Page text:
7. Industry Information Sharing. The Advisory encourages broad sharing of information by industry groups and their members, consistent with local laws and regulations, to foster industry-wide awareness of challenges, threats (e.g., new tactics) and risk mitigation measures.

Although these practices are not legal requirements, nor do they necessarily provide safe harbor if observed, companies in the international maritime industry should ensure that these practices are appropriately considered and implemented where appropriate because they should be assumed represent U.S. Government expectations, including those of OFAC and the State Department, in appropriate circumstances.

Stakeholder specific guidance

Annex A of the Advisory provides guidance specifically tailored for the following stakeholders: maritime insurance companies; flag registry managers; port state control authorities; shipping industry associations; regional and global commodity trading, supplier, and brokering companies; financial institutions; ship owners, operators, and charterers; classification societies; vessel captains; and crewing companies.

The industry-specific guidance is tailored to address what the U.S. Government presumably views as the most prominent risks in each stakeholder field. For example, maritime insurance companies are encouraged to consider implementing ten different diligence practices in order to assess and mitigate sanctions risks, while the guidance for shipping industry associations contains just two. These industry-specific guidance points should be understood to reflect an attempt by the U.S. government to adjust the standard practices of those in each stakeholder field to collectively discourage sanctions evasion and other illicit conduct. Accordingly, each participant in a maritime transaction, especially persons subject to U.S. jurisdiction or foreign persons potentially operating in a sector targeted by U.S. secondary sanctions, should evaluate its own practices and compliance programs to assess vulnerabilities.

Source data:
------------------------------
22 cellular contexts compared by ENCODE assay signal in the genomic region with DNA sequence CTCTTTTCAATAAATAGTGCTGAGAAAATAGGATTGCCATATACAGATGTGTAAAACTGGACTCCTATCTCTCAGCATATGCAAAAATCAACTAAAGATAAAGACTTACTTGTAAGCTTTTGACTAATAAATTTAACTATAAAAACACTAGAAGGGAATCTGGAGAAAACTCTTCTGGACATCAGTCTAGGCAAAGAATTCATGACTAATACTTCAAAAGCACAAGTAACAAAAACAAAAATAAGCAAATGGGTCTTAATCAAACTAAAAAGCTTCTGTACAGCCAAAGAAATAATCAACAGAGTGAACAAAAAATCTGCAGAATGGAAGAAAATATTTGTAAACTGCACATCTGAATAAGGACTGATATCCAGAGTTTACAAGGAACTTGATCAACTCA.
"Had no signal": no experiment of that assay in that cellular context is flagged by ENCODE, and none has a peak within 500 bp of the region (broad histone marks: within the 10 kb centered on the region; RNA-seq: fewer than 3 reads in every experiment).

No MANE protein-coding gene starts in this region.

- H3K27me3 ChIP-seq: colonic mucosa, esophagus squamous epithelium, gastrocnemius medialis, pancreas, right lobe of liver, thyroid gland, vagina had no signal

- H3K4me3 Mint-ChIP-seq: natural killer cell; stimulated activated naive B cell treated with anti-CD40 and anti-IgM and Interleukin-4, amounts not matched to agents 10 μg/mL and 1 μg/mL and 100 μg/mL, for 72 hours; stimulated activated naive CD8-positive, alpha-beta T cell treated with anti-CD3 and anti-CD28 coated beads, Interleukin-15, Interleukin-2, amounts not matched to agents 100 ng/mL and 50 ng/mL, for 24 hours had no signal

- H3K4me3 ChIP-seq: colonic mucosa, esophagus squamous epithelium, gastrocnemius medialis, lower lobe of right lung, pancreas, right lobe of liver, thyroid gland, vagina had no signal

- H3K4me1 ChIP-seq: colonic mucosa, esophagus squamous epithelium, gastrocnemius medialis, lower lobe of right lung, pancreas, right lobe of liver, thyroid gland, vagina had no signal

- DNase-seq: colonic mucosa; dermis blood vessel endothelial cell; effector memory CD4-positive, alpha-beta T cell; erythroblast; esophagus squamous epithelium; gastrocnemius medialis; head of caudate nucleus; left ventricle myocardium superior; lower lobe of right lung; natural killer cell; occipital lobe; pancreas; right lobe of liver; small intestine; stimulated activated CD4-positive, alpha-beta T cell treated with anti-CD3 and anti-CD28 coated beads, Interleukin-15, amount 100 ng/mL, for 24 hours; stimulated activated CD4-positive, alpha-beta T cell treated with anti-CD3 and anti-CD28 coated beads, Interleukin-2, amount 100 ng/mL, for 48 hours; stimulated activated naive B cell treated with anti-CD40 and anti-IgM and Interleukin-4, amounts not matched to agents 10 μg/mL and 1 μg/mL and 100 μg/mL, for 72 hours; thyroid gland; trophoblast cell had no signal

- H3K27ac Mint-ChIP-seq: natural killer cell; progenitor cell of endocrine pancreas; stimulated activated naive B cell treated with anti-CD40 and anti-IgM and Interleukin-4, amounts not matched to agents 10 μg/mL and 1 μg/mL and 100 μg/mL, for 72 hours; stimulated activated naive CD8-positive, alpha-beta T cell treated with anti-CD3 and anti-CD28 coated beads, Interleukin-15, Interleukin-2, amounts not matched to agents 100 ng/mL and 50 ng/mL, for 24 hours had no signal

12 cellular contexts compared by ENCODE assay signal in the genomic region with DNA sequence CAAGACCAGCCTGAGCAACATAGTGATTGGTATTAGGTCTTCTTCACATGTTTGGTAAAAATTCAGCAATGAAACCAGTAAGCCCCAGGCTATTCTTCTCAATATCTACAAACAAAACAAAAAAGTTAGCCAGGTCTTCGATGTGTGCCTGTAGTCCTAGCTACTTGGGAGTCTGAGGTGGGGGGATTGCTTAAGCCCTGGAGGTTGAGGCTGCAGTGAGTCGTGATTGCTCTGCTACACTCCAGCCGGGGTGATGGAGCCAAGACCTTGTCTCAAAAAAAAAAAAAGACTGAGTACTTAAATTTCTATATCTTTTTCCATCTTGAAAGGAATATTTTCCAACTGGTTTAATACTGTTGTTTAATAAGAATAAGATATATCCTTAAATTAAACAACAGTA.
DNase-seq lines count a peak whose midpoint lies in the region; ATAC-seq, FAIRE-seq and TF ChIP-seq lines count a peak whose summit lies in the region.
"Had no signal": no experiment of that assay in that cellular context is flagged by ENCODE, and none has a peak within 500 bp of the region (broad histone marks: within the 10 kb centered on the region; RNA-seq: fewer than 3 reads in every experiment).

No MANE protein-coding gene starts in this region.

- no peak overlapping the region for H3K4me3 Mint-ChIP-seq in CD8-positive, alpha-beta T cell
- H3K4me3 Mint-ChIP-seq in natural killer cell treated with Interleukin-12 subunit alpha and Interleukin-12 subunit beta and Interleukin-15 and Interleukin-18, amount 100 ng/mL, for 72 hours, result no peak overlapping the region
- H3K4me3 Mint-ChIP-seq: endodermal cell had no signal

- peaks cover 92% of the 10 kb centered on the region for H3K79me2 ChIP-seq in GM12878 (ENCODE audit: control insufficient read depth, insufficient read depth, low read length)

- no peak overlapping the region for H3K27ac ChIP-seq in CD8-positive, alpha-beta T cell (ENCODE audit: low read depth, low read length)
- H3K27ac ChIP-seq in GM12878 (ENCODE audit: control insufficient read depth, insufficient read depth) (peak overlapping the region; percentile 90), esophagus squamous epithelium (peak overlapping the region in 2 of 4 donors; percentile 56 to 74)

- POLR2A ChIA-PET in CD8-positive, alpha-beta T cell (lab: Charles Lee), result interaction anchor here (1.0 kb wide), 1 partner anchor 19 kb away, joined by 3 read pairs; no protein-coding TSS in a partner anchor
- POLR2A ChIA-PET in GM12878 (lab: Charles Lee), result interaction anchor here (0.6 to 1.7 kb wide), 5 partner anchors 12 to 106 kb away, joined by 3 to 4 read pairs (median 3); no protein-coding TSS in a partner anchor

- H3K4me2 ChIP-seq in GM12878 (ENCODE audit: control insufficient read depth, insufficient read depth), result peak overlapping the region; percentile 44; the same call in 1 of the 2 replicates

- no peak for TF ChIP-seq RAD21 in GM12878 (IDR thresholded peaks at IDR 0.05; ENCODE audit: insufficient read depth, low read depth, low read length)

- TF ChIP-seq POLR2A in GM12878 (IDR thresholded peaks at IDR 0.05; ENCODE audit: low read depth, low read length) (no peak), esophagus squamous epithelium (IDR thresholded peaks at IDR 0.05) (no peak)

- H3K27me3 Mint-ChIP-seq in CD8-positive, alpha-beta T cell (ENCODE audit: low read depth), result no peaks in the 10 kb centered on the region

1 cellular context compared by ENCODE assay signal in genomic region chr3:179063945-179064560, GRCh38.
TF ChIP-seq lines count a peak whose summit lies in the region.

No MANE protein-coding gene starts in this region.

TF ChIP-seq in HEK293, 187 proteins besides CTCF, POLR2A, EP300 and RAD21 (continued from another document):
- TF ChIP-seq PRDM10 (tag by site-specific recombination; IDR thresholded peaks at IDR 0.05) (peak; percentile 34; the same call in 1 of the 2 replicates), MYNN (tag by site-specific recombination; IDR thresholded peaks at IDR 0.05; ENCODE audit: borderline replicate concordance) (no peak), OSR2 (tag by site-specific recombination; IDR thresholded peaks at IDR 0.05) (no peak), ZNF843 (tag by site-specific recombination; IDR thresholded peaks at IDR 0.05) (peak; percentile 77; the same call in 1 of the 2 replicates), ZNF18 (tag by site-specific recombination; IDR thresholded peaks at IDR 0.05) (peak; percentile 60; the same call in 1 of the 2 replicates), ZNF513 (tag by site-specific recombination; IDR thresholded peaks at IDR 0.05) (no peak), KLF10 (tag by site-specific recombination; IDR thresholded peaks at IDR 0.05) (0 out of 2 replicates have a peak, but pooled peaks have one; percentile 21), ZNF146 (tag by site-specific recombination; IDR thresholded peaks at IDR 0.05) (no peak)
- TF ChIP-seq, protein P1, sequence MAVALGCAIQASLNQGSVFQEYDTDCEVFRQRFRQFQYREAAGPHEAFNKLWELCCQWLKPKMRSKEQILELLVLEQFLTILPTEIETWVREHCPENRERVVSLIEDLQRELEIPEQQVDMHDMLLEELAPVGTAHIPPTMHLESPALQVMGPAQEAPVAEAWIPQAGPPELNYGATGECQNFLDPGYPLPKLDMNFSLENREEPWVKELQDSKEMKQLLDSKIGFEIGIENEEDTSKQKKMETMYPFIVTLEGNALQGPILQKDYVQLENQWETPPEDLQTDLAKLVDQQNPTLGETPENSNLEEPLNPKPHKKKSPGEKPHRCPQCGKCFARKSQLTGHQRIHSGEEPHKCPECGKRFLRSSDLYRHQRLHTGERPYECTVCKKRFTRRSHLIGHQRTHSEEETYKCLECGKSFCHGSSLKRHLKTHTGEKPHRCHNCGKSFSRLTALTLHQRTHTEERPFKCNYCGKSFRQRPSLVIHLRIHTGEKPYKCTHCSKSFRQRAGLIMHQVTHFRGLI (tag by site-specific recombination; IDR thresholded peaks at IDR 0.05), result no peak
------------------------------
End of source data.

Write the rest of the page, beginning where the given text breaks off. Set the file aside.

Information about North Korea, Iran and Syria sanctions

Annex B of the Advisory provides a detailed description of conduct involving these countries that is prohibited by U.S. primary sanctions or sanctionable under U.S. secondary sanctions. It also provides country specific information about deceptive shipping practices.

Implications for non-U.S. Persons

U.S. secondary sanctions involving Iran, North Korea and Syria, which are described in Annex B, expose non-U.S. Persons to serious adverse consequences involving denial of access to the U.S, economy, including possible designation as a SDN. OFAC’s shipping advisories that listed vessels believed to be engaged in were able to inflict serious harm on ship owners and operators without taking any direct adverse action. Accordingly, understanding the expectations of the U.S. Government should be viewed as a necessary component of maritime industry business. If appropriately implemented, the guidance may lessen the risk that sanctionable conduct occurs or, where it does occur, it may mitigate the risk of enforcement. It bears noting that similar risks may exist in connection with transactions involving shipments to or from Venezuela or involving Venezuelan resources such as crude oil.

We have extensive experience in advising the maritime and insurance industry on these complex matters. If you have any questions regarding this recent sanctions development, please contact one of the members of the Thompson Coburn International Commerce practice group.

Robert Shapiro, Jim Slear, Jonathan Benner and Tyler Black are members of Thompson Coburn’s International Trade group.